Click here to learn more.
Vetstreet. All rights reserved.
Vetstreet does not provide medical advice, diagnosis, or treatment. See Additional Information ›
Sept. 19, 2012: We've scoured the Web to find the best and most compelling animal stories, videos and photos. And it's all right here.
A group of 16 outdoor education students from the University of Ballarat in Australia got a hands-on lesson when they found a koala trapped more than 16 feet down a mine shaft during a visit to the Lal Lal State Forest. The quick-thinking students lowered a fallen tree into the hole for the koala to climb up. Just as he was reaching the top, he fell back into the hole — but he quickly recovered, climbed out and then scurried off. "We were so relieved that he made it out, then also really excited and proud of what we had accomplished," said student Luke Parker. — Watch it at Australia’s Herald Sun
Since 2007, the FDA has received 2,200 reports of pet illnesses that may be related to eating chicken jerky sold as treats, tenders and strips, among other varieties. In the last 18 months, the reports have contained information on 360 dog deaths and one cat death. Although the FDA has been investigating the reports, which have come from all 50 states and Canada, the agency has found no definitive cause.
The FDA warns owners to watch for the following signs of illness if a pet consumes chicken jerky: “decreased appetite; decreased activity; vomiting; diarrhea, sometimes with blood; increased water consumption and/or increased urination.” The agency has not issued a recall, but it reminds owners that “jerky pet treats are not necessary for pets to have a fully balanced diet, so eliminating them will not harm pets.” — Read the FDA’s complete warning
Petfinder is spotlighting the need to find homes for pets who are harder to place, including senior animals, pets with disabilities and illnesses, Pit Bulls, black cats and dogs and animals with other issues that have made it more difficult than usual to locate a home for them. — Find out more about this special week at Petfinder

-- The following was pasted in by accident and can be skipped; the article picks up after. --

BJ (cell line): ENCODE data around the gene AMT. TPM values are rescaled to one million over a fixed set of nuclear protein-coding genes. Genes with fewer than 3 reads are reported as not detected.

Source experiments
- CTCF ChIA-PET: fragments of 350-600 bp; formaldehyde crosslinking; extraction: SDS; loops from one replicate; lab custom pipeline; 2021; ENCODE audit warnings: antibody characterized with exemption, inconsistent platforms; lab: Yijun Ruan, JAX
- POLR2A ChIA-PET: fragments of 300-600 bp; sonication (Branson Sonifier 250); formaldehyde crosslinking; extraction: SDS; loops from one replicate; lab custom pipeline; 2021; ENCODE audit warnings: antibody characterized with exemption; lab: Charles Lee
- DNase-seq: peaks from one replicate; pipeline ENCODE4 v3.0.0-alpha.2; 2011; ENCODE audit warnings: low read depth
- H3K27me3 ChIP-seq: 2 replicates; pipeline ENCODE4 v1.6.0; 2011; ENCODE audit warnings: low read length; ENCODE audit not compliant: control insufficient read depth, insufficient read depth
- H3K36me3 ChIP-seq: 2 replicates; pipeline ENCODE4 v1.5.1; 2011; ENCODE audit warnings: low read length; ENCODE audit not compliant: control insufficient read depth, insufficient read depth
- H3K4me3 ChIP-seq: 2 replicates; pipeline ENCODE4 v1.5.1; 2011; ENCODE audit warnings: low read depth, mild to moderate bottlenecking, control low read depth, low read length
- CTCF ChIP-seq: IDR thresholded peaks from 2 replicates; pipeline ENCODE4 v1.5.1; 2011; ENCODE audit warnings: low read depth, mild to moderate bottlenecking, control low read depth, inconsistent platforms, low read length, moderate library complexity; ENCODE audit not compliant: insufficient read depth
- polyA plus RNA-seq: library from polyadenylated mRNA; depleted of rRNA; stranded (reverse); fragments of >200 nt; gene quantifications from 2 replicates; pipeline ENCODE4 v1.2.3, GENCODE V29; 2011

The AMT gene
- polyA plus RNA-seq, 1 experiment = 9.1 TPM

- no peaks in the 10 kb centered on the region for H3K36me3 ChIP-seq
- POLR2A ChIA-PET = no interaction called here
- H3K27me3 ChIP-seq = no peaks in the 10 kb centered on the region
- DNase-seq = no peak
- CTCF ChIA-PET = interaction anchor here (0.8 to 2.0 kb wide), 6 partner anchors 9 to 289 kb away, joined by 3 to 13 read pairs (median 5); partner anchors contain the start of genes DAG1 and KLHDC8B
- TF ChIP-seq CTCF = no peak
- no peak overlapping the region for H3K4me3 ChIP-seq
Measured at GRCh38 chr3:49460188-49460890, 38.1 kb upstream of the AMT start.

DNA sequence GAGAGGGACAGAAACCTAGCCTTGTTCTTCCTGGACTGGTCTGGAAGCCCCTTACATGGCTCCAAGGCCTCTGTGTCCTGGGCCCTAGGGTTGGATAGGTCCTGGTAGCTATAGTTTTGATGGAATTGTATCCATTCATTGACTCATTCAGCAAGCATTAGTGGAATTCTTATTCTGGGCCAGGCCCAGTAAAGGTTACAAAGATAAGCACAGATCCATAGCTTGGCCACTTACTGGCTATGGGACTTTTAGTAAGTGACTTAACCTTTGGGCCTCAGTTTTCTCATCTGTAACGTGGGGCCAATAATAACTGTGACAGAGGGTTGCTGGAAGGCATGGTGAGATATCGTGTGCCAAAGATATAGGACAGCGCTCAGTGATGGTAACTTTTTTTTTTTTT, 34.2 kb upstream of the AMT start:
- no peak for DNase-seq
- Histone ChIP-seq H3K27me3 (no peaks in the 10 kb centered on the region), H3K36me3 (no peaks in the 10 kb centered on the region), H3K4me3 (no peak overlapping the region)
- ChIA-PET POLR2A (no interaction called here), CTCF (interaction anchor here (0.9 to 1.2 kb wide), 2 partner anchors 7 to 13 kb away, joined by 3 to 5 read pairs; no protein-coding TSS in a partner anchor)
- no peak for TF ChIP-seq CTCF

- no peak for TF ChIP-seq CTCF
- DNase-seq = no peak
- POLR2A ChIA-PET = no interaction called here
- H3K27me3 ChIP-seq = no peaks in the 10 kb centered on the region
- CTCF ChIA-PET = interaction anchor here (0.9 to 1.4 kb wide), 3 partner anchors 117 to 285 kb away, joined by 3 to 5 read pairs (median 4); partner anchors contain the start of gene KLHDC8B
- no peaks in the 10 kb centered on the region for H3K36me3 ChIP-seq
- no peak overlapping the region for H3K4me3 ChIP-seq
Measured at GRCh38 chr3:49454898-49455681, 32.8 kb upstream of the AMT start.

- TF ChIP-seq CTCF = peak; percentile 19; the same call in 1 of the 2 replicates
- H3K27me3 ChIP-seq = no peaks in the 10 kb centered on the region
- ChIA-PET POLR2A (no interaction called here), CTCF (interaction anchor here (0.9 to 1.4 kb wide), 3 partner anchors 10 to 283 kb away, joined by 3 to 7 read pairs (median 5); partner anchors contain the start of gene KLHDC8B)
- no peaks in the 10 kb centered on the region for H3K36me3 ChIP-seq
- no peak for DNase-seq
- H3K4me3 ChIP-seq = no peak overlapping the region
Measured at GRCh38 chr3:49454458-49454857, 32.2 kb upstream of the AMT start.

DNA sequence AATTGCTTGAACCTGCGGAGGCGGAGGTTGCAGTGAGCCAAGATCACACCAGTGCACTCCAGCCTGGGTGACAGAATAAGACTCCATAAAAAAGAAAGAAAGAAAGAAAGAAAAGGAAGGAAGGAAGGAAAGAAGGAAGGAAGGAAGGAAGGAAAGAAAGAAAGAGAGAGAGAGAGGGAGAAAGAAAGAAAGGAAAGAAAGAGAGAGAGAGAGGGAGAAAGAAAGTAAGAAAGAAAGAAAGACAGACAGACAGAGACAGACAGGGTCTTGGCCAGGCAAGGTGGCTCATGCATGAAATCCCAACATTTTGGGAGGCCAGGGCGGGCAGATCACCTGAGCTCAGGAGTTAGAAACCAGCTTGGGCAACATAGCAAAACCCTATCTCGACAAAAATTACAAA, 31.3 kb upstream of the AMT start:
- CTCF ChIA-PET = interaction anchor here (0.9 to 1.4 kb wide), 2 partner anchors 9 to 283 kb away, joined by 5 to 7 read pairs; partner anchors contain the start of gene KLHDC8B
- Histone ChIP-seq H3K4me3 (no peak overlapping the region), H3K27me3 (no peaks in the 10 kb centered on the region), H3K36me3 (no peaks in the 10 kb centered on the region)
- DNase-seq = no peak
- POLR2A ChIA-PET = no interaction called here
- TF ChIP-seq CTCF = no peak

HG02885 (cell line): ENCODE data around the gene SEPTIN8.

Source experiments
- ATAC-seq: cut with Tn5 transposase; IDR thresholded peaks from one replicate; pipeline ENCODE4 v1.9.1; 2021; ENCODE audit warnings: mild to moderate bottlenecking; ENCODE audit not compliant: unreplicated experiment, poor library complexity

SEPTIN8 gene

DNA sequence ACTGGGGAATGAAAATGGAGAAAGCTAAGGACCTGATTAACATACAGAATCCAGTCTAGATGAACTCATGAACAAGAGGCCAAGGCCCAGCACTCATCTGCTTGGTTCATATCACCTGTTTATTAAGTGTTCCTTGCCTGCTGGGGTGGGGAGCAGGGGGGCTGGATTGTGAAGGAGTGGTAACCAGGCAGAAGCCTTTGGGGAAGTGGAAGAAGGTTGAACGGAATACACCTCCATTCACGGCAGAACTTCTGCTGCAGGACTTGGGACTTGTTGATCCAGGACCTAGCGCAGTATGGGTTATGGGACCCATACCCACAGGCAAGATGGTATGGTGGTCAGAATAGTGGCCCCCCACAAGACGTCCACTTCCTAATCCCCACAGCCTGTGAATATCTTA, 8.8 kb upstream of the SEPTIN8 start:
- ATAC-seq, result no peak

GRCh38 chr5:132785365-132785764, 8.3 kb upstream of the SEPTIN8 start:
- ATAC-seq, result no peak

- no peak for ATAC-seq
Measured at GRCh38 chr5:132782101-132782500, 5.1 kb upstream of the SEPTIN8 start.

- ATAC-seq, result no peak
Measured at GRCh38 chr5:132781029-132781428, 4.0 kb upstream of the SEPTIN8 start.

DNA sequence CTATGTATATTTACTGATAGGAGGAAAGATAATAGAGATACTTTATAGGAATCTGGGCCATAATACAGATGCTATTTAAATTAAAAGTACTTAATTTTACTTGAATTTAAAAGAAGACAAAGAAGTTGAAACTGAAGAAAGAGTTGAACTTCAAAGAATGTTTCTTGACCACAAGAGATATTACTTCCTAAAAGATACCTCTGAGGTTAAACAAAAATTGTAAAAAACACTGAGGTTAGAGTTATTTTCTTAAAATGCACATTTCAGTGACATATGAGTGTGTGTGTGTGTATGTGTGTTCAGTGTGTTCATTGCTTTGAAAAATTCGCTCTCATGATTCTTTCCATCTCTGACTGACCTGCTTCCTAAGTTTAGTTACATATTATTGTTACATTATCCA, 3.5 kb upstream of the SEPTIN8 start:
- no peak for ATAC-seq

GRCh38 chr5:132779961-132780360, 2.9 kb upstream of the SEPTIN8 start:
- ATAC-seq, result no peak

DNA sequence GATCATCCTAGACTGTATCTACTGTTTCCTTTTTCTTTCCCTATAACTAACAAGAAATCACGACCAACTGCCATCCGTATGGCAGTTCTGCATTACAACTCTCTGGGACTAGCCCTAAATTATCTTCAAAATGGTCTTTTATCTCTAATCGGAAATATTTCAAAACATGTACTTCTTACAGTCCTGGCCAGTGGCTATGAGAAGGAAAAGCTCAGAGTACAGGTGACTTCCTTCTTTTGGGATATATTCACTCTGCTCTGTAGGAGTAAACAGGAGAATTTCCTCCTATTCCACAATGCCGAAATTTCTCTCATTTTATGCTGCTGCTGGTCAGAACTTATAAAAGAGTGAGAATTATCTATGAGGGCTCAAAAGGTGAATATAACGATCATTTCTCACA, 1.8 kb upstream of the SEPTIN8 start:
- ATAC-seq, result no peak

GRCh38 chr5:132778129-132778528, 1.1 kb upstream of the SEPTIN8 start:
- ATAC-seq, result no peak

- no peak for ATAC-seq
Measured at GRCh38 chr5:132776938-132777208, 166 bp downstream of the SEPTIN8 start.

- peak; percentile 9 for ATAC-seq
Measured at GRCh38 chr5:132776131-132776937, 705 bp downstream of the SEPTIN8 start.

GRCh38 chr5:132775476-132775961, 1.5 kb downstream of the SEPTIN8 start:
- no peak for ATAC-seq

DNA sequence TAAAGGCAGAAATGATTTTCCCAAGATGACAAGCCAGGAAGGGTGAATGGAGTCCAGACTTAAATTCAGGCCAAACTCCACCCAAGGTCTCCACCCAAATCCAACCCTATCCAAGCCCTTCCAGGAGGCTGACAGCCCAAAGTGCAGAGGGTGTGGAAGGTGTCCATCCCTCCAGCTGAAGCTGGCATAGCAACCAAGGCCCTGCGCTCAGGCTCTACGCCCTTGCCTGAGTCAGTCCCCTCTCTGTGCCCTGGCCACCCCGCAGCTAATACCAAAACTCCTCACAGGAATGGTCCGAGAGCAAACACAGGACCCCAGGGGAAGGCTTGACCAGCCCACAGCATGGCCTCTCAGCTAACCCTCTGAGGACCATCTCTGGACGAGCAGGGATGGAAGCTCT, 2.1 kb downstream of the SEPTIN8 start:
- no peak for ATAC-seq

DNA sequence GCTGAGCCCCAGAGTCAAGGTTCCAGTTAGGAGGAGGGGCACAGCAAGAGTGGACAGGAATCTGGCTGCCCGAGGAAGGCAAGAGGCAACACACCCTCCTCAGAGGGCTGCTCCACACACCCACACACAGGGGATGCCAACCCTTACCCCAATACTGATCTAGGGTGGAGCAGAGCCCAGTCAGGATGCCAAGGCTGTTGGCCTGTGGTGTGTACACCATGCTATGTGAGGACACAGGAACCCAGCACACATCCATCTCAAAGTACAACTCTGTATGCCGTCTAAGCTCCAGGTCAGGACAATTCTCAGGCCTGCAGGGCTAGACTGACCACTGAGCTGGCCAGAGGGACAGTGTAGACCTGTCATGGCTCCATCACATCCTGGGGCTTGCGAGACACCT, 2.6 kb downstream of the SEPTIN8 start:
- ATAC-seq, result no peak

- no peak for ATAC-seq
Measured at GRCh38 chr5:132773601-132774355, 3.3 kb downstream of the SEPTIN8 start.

Thanks to the streets department and the police in Jamestown, N.D., a 1-month-old kitten was rescued from a storm drain. “The kitten was so tiny that there would be no way for him to figure out how to get out or get back with his group of kittens,” said animal control officer Rebecca Johnson. The kitty was dubbed Drano following his adventure. — Watch it at Today
Two leucistic sea turtle hatchlings have been found in recent weeks on Florida’s shores. "It's a lack of pigment, so it's not exactly like albinism," said Melissa Ranly, the director of sea turtle rehabilitation at the Volusia Marine Science Center in Ponce Inlet. One of the rare hatchlings was strong enough to go out to sea, and Ranly’s group nursed the second one back to health before releasing the turtle into the ocean. "The biggest concern is that they don't have UV protection, so they can end up with sunburns and cancers and . . . they're pretty obvious to their predators," said Ranly. — See the photo at ABC News via Yahoo
U.S. Army veteran Josh Merrell has had many sleepless nights since his 3-year-old Labrador Retriever, Raven, took off from his car following an accident in Farmington, N.Y., on Sept. 9. The service dog helps Merrell to cope with post-traumatic stress disorder. An employee of a local business found Raven on Tuesday, and contacted Merrell. “I’m really excited to have her back home,” said Merrell. “She looks great — she looks like she’s in great shape.” — Read it at WHEC
Like this article? Have a point of view to share? Let us know!
Take our breed quiz to find your next pet.
Get all the best pet news and information sent right to your inbox!
Thank you for subscribing!
Staff at the Marine Mammal Center found
a baby sea otter floating alone and were
able to reunite the pup with her…
Do cats just think of us as human sofa
cushions or is there more to this common
behavior? Here's what our expert…
Dr. Debbie Mandell shares the signs of
heat stress, plus which breeds may have
conditions that could put them in…
From carriers to litterboxes, it's a good
idea to have these essentials on hand
before bringing home a new feline.
Intestinal parasites can be dangerous for pets and people. Our expert shares how you can protect your dog from them.
A rare breed that's often mistaken for a
Chihuahua, the Russian Toy is a tiny dog
known for his big personality.
A dog diagnosed with the dangerous parasite may have to take antibiotics, get drug injections and stop exercising.
Check out our collection of more than 250 videos about pet training, animal behavior, dog and cat breeds and more.
Wonder which dog or cat best fits your lifestyle? Our new tool will narrow down more than 300 breeds for you.
Visit HealthyPet magazine for interviews with pet-loving celebrities, health advice from our experts, training tips and…
If the video doesn't start playing momentarily,
please install the latest version of Flash.
Thank you for subscribing.